Caution: Bug Post.
We all have special memories involving bugs. Except perhaps Scott. Granted some of us have memories of insects causing a sort of St. Vitus' Dance reaction, but the rest of us have positive memories.
Down here, we have mosquito hawks. Or at least that's what I thought they were. Seems I was wrong. See, the morphology of that name and my anal-retentive desire for accuracy in all things set me off on a search for clarification. I don't remember what we called them as kids, but I learned to call them "mosquito hawks," thinking that I had learned that they eat mosquitoes because they herald Spring, and so do the flying hypodermics down hereabouts. Then I started thinking further back, into the dark reaches of my mind, down those scary dark hallways and behind the very oldest doors, and realised that the term "mosquito hawk" might be to everyone else what my Mom used to call dragonflies.
Which, if you're still with me, and wondering why I'm on about bugs, I find out now is much more accurate because the gangly, long-legged bumbling fly-away insect I called a mosquito hawk doesn't in fact eat mosquitoes at all, whereas we all know that dragonflies ne' mosquito hawks ne' devil's darning needles are the consumate (heh...a pun) mosquito eater and therefore one of my all-time favourite flying bugs, in the Top Five along with damselflies and cicadas.
What I have been (note the current past-tense) calling mosquito hawks is actually called, less stylishly, the Crane Fly; it is a nectar eater if it eats at all, and it's grubs are, like cicadas, apparently the only 'real' part of it's life, as the flying bit seems to exist for the sole reason of procreation, and the spawn carry the very cool name of "leatherjackets."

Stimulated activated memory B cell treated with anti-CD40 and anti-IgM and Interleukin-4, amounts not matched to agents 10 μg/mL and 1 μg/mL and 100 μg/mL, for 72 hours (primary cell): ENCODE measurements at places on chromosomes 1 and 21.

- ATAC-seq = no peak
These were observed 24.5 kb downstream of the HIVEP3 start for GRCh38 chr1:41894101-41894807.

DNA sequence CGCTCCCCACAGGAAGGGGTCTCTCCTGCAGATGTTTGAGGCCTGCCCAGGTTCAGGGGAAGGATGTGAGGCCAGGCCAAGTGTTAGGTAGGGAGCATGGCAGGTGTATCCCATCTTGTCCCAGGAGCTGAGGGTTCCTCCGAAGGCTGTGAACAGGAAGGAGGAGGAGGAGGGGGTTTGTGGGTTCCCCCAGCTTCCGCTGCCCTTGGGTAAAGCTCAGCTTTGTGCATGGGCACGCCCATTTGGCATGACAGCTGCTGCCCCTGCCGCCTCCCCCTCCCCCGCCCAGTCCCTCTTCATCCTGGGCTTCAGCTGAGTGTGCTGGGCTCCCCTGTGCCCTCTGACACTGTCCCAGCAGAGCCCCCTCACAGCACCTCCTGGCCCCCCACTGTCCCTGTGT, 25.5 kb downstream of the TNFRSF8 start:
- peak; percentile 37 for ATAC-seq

Anyway, they're a wonderful part of my summer memories, both long ago and current, because, like foretellers of the mosquitoes, they're everywhere right now. All over the damned place. Into everything. Every time I step outside I seem to be wading into a bouncy, ethereal ocean of legs and wings that serve no purpose.
Last night winter tried one last time to regain it's hold on the south and dumped a ton of rain on us, which didn't dampen the spirits of the crane flies but sure brought out the devil's darning needles. There's a sizeable puddle in the backyard that shows up when a lot of rain arrives and the ground is slow on the drinking, but this afternoon, in the midst of my depression (unable to cut the grass, you see) I looked out in the backyard, at that silvery blot in my too-tall grass, and saw dozens of the small, common blue dragonflies that we get every year, weaving an intricate dance around and about each other and the puddle. In the shade of the crepe myrtle they were simple black shapes, darting and swaying, but when they passed into the sunlight they seemed to explode in dazzling bursts of blue, like tiny electric sparks given brief sway over the air, only to be extinguished in the shade again.
Soon the bigger, golden darning needles will start appearing in the skies when I bushhog, thick golden rods on the wing, glittering and swooping, feeding on the clouds of bugs the tractor disturbs out of the summer grasses. Soon the massive green and blue behemoths will appear; languid, thin zeppelins given wings and free reign in the sky, silent memories of their giant ancestors.
No, I'm not sure where this is going. My mind is distracted, my nerves frayed. Surgery is Wednesday, a relatively minor malady of an intensely personal nature, but the very idea of being asleep, the little death that has nothing to do with sex, that scares me. The idea of a bored doctor working his trade on me does nothing to make me feel better. The dispassionate tool and it's wielder scare me.
Oh, here's the cool pictures and the info. *S*